If you fail to make timely monthly payments on accounts such as a credit card for 90 days or longer, a lender could send your account to collections. In many states, if your car is repossessed, the lender can also send the account to collections for the deficiency balance (the difference between the amount the vehicle is sold for at auction and what you owe on your loan). Regardless of why your accounts were sent to collections, it impacts your credit score. But the good news is you can take steps to rebuild your credit, starting by making all your monthly payments on time.
How Long will a Collection Affect My Credit Score?
Collections remain on your credit reports for seven years. Although the first few years after having a collection reported negatively impacts your credit score heavily, the impact lessens as time passes. As for how big of an impact a collection makes, it depends on your credit score and if the collection was paid.
If you had good to excellent credit, say a score above 700, you could see a drop of anywhere from 90 to 110 points, according to myFICO. If you started with a credit score in the 600s, you could see a 60- to 80-point drop. The average recovery time to bring your score back up is about three months, but if you have multiple collections listed, or never paid the collection, a recovery could take longer.
One way you can manage multiple collections or delinquencies is by settling your debt. Debt settlement happens when your creditor agrees to let you pay a portion (anywhere from 25 to 75 percent) of your debt instead of the full amount. In order to settle debt, you have to prove to the creditor that you can’t repay the full amount. Debt settlement is a good option for people who have unexpected financial struggles, but not everyone can qualify.
Tips to Help Rebuild Your Credit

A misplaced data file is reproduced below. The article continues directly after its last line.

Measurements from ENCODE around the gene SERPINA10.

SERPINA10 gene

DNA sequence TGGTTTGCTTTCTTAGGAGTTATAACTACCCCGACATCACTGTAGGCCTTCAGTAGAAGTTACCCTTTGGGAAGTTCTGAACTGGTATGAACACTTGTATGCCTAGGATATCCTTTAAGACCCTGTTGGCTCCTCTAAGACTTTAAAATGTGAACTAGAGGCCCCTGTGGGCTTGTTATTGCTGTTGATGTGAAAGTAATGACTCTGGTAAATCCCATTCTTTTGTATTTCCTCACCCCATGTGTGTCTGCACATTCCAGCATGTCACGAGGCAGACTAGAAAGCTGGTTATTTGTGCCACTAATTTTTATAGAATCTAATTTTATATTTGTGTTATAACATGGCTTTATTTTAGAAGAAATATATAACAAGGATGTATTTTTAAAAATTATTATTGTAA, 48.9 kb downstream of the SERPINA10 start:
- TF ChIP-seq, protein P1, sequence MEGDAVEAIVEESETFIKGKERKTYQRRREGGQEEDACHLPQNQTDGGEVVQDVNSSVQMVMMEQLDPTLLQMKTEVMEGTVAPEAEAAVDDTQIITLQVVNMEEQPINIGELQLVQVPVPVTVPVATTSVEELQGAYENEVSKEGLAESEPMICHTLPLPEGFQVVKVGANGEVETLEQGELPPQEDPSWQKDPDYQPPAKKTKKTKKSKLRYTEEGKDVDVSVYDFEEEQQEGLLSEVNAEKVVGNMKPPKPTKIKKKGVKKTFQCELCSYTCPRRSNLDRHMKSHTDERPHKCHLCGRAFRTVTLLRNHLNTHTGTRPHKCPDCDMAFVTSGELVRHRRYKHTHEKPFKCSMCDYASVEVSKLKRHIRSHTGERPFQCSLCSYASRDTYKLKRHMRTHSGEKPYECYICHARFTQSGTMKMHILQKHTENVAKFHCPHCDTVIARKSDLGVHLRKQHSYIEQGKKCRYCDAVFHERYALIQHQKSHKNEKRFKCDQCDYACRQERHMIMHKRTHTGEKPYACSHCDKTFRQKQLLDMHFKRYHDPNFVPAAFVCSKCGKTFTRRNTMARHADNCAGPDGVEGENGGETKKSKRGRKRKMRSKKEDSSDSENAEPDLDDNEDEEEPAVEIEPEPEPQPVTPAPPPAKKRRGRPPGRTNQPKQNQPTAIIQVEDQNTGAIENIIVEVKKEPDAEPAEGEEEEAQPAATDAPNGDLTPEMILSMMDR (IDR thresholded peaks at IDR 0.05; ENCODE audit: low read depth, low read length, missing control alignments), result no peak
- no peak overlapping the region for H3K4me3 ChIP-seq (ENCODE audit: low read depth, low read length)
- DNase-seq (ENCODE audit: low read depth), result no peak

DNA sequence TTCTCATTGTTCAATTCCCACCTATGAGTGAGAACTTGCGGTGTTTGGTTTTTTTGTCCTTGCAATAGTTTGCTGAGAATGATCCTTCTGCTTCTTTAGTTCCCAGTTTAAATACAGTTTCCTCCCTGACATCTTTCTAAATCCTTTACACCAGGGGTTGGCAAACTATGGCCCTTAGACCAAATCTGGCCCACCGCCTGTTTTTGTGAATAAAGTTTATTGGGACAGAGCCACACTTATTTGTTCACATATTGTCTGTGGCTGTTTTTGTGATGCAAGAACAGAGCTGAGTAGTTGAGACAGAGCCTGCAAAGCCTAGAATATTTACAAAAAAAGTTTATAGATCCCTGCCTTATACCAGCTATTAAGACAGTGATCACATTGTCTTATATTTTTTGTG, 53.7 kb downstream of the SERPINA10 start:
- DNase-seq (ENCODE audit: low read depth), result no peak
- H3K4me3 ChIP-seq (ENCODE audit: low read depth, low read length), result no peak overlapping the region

Your credit score changes every day, and it isn’t going to improve overnight. If you’re stuck dealing with a delinquency such as a collection account, you may be wondering what you can do to speed up the credit building process.
While everyone’s situation differs, there are three tips you can use to help improve your credit score over time:
- Check your credit reports – Know what’s on your credit reports and make sure everything is accurate. You’re entitled to a free copy of your credit reports every 12 months from each of the three major credit bureaus: Equifax, Experian, and TransUnion. It’s possible a credit bureau mistakenly listed a negative mark, and if you notice a mistake, you can dispute it and have it removed.
- Continue making payments – Keep up with all of your monthly bills. Your payment history makes up 35 percent of your FICO score, and as long as you continue to pay your bills on time, you should see your credit score improve.
- Consider adding credit – This may seem counterintuitive, but adding a new line of credit can actually help you improve your credit score. Your credit utilization increases, and as long as you make on-time payments each month on the new line of credit, you can expect your score to go up.
Need Help Finding Financing?
It’s important you’re up to date on all of your monthly bills. Just one missed payment could cause the account to be sent to collections and hurt your credit score. Recovering from a delinquency, or even multiple delinquencies, can make buying big-ticket items such as a car seem like an impossible task. Luckily, at Auto Credit Express, we can help you get started toward auto financing.
We work with dealerships across the country that specialize in helping borrowers in unique credit situations get financed for the vehicles they need. Start the process right now by submitting our easy and secure car loan request form.